Remember the Sabbath Day to keep it holy. Holy, that is, set apart for deeper pursuits, the Day of the Soul.

   More is not sustainable. There is that point where utility begins to diminish, first at the margin, then, where the margin erodes to the very center. More is not sustainable, nor is it necessarily holy.

   Effort is sustainable.

   Family is sustainable.

   Hospitality is sustainable.

   Enough is sustainable. You just have to decide what is enough. To live in peace and good order, to live in dignity and help others live in dignity, to walk in peace with God and peaceably with one's fellows; these things are sustainable.



4 thoughts on “The Ten Commandments-Commandment Four-Sustainablity”

  1. “Recently, unregulated capitalism shook to its roots, the global economy swamped by a fracture of its tectonic plates, movements far below the surface, resulting in a tsunami that buried the economic beach dwellers.”
    My question is, when did we ever have an an unregulated capitalistic economy? Last time I checked, there is a regulation for just about everything. Heck, I can’t put a car port up without a city waiver.
    Overall, I agree with your post, just not the above statement. You could put, “Recently, regulated capitalisic economy shook to its roots…” and I would totally agree.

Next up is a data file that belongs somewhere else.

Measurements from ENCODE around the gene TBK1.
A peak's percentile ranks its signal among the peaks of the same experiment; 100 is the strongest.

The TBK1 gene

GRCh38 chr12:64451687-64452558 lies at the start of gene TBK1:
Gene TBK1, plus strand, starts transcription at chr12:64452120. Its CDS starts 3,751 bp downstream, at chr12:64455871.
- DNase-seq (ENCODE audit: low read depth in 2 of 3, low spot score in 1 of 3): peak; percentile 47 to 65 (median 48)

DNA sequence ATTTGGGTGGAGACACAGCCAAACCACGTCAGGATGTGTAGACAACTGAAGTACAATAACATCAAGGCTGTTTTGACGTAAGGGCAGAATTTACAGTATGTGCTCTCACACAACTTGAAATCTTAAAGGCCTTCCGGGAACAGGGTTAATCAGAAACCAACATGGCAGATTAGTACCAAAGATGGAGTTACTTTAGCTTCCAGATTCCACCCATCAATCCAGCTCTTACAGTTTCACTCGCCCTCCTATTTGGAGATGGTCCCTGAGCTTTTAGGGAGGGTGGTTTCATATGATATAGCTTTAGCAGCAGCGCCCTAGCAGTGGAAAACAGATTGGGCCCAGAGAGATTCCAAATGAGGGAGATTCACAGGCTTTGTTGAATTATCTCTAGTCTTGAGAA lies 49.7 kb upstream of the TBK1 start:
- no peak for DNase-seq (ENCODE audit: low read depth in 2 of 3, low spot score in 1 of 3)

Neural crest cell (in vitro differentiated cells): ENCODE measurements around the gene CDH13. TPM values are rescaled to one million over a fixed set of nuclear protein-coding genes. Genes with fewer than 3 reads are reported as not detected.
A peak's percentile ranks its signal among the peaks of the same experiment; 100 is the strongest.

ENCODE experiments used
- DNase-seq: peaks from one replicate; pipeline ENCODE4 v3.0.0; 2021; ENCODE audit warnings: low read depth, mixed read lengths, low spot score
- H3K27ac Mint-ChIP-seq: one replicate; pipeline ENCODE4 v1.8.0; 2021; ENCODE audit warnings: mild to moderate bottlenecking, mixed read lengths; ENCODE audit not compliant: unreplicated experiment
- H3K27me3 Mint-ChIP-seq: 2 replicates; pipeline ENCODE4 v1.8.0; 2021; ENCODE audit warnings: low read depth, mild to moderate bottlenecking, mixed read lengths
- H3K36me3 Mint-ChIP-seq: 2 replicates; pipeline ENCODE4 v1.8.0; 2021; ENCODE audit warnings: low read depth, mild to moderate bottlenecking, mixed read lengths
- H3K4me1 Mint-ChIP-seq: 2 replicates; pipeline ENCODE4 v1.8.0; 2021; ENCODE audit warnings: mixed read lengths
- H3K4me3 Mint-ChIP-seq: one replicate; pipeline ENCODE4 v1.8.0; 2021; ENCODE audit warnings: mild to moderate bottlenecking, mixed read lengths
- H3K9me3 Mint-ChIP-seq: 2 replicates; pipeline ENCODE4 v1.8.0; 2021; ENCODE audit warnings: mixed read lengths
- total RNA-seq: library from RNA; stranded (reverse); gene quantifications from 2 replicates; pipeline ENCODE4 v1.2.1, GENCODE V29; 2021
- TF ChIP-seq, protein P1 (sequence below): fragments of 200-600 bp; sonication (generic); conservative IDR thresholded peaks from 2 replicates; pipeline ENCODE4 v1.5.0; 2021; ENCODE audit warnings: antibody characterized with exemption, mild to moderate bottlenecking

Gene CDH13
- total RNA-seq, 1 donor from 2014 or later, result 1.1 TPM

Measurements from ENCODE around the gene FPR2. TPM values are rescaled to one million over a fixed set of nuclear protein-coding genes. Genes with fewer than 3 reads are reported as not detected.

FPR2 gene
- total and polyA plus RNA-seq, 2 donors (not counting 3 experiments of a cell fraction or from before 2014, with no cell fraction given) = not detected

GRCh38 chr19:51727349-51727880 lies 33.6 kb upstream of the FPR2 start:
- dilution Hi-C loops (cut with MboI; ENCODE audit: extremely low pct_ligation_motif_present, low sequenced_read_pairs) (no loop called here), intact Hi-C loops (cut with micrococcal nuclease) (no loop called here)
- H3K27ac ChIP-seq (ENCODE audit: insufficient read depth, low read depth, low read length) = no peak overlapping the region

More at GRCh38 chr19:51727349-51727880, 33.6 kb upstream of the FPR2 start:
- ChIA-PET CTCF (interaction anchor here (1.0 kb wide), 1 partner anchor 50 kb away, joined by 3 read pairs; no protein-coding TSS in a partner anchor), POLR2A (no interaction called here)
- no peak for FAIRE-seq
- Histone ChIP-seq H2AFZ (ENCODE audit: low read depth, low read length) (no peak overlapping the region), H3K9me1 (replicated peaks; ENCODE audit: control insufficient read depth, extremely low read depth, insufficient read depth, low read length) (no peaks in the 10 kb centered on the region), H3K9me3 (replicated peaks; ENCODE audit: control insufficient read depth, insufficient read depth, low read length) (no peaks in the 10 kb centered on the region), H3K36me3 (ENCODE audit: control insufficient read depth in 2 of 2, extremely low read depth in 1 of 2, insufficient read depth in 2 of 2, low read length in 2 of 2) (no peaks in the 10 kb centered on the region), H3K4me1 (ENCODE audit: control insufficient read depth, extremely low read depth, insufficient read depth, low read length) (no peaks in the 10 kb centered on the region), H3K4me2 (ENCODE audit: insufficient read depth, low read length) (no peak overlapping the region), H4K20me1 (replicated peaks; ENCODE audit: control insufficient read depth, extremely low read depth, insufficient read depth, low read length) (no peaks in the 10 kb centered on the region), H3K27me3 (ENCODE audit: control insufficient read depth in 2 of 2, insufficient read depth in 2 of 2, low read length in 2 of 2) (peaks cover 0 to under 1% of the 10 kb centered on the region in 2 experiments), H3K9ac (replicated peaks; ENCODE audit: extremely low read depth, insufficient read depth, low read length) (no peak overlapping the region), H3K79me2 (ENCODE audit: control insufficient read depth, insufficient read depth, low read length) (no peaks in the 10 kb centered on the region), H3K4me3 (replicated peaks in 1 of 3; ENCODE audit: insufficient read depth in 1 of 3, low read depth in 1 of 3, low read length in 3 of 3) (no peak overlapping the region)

2. Beloved Tim,
    There is a huge difference between a regulated industry and an industry in which the regulations are actually applied. For instance, the constitution of the USSR was a most lovely document. It guaranteed freedom of religion, of speech, of the press and of assembly. What no one argues is that none of the “regulations” were enforced.
    The recent economic tsunami need absolutely no new regulations to fix the problem. What it did need was someone minding the cash register.
    Hence, my stance that the capitalist system that most recently collapsed was unregulated. Here I stand.

  3. Right Reverend Rick,
    You can stand there, and I’ll still hold you dear to my heart. However, I’ll still have take my stand that it is a regulated system. I agree that some of the regulations weren’t enforced. No argument there. However, I’ll also point to certain regulations that paved the way for humanities broken nature to take root and then bloom into our current economic crisis. If you look back to the Carter years, you’ll find something called the Fair Housing Act. This was given a bump by the Clinton Administration as well. This started it all by forcing Banks to take bad loans. So you see, it isn’t that Unregulated Capitalism was tried and found wanting. You might say it was left still wanting to be tried.
    Yeah, I took the quote and totally secularized it.
    Personally, I wouldn’t want totally unregulated markets. I would hate to go back to a day when children had to work slavishly in factories. But, to blame the collapse on the lack of regulation is a misnomer, imo.
    Much Love,

Leave a Comment

Your email address will not be published.

This site uses Akismet to reduce spam. Learn how your comment data is processed.